Juniper Research: Apple's entry into NFC signalled end to operator ambitions

Juniper Research said that the integration of near-field communication (NFC) or contactless payment technology into the Apple iPhone gave the industry a "much-needed boost", but further weakened the contactless prospects for mobile network operators that were effectively cut out of the value chain.

As researcher and analyst Nitin Bhas pointed out, "most operator-led pilots and commercial ventures have now closed down. Apple's entry into NFC… could well be seen as the tipping point for the technology, but at the same time it sounded the death knell for the mobile operator projects."

Indeed, while some mobile operator-led NFC projects such as Orange Cash are still active, the market is littered with the corpses of failed projects.

For example, in May last year O2 UK acquired all shares in UK mobile payments venture Weve after founding partners EE and Vodafone UK exited it. In Denmark, TDC, Telenor, Telia and Three sold their mobile payments venture Paii to a rival company owned by banks, while in the U.S. Google bought Softcard, the mobile payments joint venture backed by Verizon Wireless, AT&T Mobility and T-Mobile US.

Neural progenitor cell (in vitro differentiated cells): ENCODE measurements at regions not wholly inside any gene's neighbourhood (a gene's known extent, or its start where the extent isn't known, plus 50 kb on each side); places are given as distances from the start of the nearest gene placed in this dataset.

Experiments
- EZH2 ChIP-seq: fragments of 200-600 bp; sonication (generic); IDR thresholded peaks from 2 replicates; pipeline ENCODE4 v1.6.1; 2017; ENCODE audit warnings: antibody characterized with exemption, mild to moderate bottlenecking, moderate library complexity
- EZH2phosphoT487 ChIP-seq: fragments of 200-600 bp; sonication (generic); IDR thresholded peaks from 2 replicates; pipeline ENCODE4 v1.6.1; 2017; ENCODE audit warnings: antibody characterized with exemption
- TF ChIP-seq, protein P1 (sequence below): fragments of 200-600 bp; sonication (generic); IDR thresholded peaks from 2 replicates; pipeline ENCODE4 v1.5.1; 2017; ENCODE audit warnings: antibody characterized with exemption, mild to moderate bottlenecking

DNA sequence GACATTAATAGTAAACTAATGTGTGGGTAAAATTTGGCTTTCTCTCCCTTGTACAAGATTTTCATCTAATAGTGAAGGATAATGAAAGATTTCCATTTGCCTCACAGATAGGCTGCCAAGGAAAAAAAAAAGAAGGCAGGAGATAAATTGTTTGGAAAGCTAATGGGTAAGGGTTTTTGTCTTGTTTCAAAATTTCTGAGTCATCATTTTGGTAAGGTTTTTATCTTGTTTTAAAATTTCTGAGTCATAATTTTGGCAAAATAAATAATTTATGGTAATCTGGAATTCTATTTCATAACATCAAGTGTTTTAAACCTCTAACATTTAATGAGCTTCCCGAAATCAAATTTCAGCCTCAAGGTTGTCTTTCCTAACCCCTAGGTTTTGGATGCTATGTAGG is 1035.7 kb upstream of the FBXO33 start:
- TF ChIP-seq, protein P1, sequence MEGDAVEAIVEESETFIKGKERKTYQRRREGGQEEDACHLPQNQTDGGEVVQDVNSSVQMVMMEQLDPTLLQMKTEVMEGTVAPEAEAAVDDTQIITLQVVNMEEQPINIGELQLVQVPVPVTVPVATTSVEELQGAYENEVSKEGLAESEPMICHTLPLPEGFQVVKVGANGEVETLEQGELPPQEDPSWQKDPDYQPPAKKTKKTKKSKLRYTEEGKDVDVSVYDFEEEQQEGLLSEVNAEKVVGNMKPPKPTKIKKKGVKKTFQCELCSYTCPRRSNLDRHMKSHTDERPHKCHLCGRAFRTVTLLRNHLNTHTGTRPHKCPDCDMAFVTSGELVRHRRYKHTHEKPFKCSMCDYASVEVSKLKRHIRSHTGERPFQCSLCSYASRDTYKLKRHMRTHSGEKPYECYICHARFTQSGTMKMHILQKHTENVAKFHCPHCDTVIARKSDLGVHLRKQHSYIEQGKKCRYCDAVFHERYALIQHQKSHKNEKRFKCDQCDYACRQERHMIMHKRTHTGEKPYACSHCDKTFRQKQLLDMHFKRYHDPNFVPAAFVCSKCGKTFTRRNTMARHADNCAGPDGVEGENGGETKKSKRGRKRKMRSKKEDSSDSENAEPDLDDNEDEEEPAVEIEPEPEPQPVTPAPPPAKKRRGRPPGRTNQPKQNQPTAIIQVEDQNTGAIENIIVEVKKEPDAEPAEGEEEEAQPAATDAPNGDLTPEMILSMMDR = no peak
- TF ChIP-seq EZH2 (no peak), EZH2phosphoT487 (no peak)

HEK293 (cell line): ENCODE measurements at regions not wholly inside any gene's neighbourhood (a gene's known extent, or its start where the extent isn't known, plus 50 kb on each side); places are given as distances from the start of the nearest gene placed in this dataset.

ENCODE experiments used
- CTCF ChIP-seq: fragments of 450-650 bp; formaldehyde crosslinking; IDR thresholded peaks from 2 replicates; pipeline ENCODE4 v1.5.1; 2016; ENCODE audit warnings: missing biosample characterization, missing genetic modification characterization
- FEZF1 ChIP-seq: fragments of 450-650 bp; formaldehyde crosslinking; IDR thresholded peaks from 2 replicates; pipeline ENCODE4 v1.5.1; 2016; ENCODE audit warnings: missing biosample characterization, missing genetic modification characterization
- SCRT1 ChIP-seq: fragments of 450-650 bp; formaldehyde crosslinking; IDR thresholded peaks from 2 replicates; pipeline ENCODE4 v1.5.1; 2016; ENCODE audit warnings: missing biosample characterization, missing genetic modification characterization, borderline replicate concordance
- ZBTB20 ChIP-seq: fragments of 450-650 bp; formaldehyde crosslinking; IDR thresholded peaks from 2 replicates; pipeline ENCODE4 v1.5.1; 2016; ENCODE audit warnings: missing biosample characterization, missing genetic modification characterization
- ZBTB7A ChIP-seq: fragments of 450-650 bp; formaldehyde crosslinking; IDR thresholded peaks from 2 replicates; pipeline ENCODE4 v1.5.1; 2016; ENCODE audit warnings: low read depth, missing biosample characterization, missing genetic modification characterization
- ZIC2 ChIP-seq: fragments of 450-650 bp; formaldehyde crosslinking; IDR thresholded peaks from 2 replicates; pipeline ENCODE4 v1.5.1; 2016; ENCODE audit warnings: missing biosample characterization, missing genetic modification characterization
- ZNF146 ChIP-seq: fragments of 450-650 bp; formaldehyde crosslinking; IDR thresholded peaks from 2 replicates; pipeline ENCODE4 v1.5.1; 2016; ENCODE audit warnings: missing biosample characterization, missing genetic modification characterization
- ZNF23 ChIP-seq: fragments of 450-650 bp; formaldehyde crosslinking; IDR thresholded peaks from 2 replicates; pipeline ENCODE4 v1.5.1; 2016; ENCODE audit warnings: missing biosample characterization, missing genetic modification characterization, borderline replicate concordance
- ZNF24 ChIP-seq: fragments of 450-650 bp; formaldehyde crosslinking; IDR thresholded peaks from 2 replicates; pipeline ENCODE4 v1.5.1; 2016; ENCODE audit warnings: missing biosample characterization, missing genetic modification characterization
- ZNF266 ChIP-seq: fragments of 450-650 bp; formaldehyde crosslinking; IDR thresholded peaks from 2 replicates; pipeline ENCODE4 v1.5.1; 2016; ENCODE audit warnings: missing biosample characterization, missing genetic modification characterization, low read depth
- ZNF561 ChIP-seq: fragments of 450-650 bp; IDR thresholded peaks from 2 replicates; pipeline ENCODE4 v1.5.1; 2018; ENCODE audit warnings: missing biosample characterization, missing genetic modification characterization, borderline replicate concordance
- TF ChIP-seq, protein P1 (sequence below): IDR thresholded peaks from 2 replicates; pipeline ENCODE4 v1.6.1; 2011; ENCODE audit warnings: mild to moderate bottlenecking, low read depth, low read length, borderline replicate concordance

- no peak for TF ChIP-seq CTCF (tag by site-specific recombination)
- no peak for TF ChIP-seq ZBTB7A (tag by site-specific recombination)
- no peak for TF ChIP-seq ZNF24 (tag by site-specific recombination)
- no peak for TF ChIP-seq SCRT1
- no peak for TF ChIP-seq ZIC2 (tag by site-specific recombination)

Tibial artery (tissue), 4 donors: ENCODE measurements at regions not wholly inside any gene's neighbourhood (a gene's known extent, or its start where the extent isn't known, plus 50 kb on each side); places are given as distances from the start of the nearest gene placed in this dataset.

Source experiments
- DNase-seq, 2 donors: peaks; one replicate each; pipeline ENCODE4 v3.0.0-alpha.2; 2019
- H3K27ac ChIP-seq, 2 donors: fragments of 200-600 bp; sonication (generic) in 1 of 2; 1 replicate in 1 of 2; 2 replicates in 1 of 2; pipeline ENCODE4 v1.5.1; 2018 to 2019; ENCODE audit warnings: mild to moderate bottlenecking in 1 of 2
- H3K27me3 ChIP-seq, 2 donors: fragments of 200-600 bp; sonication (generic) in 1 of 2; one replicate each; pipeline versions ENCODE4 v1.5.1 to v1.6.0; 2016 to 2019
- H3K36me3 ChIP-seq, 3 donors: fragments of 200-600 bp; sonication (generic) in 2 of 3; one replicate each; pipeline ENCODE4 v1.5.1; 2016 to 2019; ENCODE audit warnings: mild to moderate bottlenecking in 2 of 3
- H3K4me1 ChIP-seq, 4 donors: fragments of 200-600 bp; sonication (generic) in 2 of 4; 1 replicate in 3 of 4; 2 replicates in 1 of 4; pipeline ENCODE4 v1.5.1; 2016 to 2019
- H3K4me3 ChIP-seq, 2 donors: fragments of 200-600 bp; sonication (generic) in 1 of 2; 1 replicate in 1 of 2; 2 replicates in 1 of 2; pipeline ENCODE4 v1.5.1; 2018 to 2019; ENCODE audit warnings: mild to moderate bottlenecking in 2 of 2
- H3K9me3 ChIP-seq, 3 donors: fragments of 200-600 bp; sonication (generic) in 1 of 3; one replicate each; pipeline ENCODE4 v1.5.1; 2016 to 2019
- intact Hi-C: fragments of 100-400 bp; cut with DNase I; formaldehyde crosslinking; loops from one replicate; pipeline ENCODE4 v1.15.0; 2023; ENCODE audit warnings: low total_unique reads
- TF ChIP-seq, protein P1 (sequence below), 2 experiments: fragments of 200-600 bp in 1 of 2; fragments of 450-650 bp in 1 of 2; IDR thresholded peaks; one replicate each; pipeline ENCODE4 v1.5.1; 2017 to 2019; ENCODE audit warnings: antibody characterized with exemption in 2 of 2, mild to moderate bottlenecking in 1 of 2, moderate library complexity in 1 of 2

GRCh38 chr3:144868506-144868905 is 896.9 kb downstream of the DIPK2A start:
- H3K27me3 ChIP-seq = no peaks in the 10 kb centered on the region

Many companies have been forced to reposition themselves following the launch of competing services such as Apple Pay and Google Wallet and the growing interest of banks in host card emulation (HCE). These applications leave mobile operators out of the value chain as the SIM is no longer relied on as the secure element.

Juniper Research noted that several vendors are now following in the footsteps of Apple and embedding secure elements within the smartphone. Although Samsung is the only other OEM to date to launch an own-brand contactless payment service, Xiaomi has filed patents for such a service, while both ZTE and Lenovo have begun rolling out eSEs (embedded secure elements) in selected handsets.

At the same time, the research company paints a positive picture for growth in the contactless payments market. In its latest report, it predicted that the global value of mobile and wearable contactless payments will reach $95 billion (€83 billion) annually by 2018, up from less than $35 billion last year.

According to the study, the growth is in part due to the emergence of a range of connected wearables that use NFC technology. Watches and wristbands are expected to be in the vanguard of these developments, although the sector is expected to take several years to reach critical mass.

Juniper Research also noted that while Apple Watch shipments reached nearly 9 million by the end of 2015, these numbers were dwarfed by NFC-capable iPhones. As a result, wearables as a whole are not expected to account for more than 2 per cent of non-card contactless payments by value in 2018.

For more:
- see this Juniper Research release

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